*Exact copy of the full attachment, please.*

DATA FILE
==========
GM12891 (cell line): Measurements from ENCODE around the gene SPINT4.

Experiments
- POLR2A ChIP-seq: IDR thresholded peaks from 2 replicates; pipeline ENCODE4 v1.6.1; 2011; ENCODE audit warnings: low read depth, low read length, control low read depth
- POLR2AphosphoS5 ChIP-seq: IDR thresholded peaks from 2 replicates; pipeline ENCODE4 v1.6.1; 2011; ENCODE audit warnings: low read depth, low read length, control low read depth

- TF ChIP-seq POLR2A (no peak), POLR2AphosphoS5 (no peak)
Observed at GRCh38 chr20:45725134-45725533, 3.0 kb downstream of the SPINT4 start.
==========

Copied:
GM12891 (cell line): Measurements from ENCODE around the gene SPINT4.

Experiments
- POLR2A ChIP-seq: IDR thresholded peaks from 2 replicates; pipeline ENCODE4 v1.6.1; 2011; ENCODE audit warnings: low read depth, low read length, control low read depth
- POLR2AphosphoS5 ChIP-seq: IDR thresholded peaks from 2 replicates; pipeline ENCODE4 v1.6.1; 2011; ENCODE audit warnings: low read depth, low read length, control low read depth

- TF ChIP-seq POLR2A (no peak), POLR2AphosphoS5 (no peak)
Observed at GRCh38 chr20:45725134-45725533, 3.0 kb downstream of the SPINT4 start.